The Public Health module includes a variety of important public health topics and is run over a four week period, the last week being at the National Addiction Centre.
Students meet public health practitioners from a wide range of backgrounds both at the medical school and at a variety of off sight visits.
This module aims to enhance the understanding of wider social, environmental, economic and political determinants of health.
The module aims to cover the elements in public health which are essential to medical training and future careers and addresses the questions that influence the health of the communities in which we live:
- The determinants of health
- Health protection and promotion
- Organisation and funding of health care in New Zealand
- Research methods in public health
- Global health issues
- Population screening
- Public health ethics
- Public health in practice.
Sex Bugs and Rock n Roll
During the attachment medical students will work together as a group to create a health promotion project which addresses a sexual health topic that has a public health focus. The project will culminate in a final presentation to various groups throughout Christchurch, including the Christchurch men and women's prisons.
Watch coverage from Seven Sharp Sexual Safety presented at the Corrections Department in 2015
Established in 1994 by donations from the AMI insurance Company. The prize is awarded annually to the 4th Year student (from 2015) who has the best achievement in the Pubic Health module as determined by consideration of results from the final examination and assessment of module work.
2016 Alexandra Beedie
I have always considered preventative medicine incredibly important. The public health teaching we had in the 4th year course was unlike any we had had before and I was so grateful for all the people we met, the things we saw and the opportunities we were given.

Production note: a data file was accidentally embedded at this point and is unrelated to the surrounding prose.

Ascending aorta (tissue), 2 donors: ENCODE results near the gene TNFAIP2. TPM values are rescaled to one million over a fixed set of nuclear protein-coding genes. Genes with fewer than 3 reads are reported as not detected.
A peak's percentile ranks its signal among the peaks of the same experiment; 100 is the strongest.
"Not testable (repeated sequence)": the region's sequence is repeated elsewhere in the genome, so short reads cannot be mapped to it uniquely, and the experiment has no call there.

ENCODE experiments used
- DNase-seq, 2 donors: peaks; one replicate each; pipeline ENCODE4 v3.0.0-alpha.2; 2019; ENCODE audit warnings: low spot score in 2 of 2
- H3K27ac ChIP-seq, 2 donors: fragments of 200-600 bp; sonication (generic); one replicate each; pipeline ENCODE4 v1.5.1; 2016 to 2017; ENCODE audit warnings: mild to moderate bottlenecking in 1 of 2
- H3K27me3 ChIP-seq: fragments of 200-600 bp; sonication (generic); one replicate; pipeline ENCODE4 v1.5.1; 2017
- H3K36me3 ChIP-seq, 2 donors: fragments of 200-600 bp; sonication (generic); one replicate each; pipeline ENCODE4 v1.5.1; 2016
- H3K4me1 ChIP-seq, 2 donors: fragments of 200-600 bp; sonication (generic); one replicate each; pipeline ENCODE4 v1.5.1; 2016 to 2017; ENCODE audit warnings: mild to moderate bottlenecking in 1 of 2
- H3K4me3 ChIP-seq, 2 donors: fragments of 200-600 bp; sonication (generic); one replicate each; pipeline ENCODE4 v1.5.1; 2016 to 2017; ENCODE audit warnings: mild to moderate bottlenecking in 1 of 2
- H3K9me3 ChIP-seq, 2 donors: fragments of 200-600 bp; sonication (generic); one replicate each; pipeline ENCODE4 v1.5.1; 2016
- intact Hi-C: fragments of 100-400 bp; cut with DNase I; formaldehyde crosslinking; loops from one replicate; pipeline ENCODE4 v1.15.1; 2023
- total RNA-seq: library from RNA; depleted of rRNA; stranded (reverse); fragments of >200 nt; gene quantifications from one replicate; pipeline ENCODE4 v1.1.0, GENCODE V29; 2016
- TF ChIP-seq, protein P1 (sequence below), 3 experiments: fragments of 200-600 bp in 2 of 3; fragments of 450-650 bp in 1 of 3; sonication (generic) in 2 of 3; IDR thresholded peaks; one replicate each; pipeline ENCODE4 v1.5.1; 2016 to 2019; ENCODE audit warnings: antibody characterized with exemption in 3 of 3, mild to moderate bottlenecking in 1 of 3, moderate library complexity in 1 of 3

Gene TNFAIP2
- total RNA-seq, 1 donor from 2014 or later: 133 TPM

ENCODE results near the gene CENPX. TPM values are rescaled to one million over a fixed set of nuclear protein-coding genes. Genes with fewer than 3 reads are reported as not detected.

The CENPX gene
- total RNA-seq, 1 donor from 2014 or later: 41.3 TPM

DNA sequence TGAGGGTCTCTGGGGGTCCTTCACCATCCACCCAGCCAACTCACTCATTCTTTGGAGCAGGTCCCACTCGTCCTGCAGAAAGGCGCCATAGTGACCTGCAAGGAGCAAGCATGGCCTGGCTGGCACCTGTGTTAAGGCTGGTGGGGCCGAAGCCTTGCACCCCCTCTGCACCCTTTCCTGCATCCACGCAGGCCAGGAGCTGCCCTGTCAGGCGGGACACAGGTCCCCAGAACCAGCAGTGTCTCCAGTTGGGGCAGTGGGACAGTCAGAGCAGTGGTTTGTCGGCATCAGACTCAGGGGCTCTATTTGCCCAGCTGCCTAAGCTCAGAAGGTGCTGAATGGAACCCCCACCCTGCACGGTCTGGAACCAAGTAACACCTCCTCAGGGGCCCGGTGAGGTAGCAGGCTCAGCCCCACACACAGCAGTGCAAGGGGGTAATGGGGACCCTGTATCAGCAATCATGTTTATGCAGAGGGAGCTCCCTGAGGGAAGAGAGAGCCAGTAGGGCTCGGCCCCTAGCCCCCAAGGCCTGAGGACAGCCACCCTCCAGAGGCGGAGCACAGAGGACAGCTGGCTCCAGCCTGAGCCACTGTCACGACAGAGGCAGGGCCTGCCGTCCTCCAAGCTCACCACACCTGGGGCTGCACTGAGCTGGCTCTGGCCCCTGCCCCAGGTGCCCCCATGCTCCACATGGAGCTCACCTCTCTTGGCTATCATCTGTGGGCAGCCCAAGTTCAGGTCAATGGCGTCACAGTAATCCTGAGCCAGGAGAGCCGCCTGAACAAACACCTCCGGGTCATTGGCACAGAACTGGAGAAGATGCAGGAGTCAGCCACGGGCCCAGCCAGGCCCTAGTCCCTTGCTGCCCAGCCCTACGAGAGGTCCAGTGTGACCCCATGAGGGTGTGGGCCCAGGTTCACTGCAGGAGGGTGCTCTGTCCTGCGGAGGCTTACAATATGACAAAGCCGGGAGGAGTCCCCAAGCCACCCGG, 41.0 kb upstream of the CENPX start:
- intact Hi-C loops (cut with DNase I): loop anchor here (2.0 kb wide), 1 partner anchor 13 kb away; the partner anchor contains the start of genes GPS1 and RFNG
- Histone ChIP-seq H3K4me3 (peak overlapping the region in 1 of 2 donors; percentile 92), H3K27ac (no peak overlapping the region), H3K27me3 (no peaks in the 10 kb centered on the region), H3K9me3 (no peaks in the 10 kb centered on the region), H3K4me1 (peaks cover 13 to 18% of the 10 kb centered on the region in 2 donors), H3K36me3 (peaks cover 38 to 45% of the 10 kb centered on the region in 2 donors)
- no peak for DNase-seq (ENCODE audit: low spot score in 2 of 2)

I learnt so much more about the factors that influence people’s health before they even see a doctor and this course has made me much more passionate about addressing inequities in health, especially in our own communities.
2015 Kate Magner
"I have long had an interest in public health, and in how social, political and economic factors affect the health and wellbeing of individuals and communities.
My Public Health attachment strengthened my understanding of the social determinants of health and the ways in which an individual patient’s context can inform their health status, health behaviour, and health seeking practices.
With relevant content and enthusiastic teaching, the module taught me tangible methods for applying the principles of public health in my future clinical work.
It also highlighted for me the role that I, as a future doctor, can play as an advocate for my patients within the healthcare system and more broadly for the social, political and economic issues that underpin our population’s health"
2014 Andrew Curtis
"My attachment in Population Health gave me a deeper appreciation of what ‘health’ really means and what are the key determinants of it.
Jen Desrosier's great teaching helped me make the connection from the big picture aspect to how I can best work with individual patients. It also helped me to understand what health means in it's context.
Learning about the stark truths in our world also motivated me to be more of an advocate for health, which will be key aspect and responsibility as a future doctor.
2013 Samantha Benson-Pope
"I graduated from Otago University Medical School at the end of 2014. I have always had a passion for population health and it was a lovely surprise to be awarded the population health prize in my 5th year of medical school.
Since graduating I have been working as a house officer at Christchurch hospital and am currently working in Gastroenterology. I have completed placements in both Orthopaedics and General Surgery.
At this stage I am planning to specialise in one of the internal medicine specialties through the college of physicians. I also hope to have a role in public health advocacy and decision-making in the future.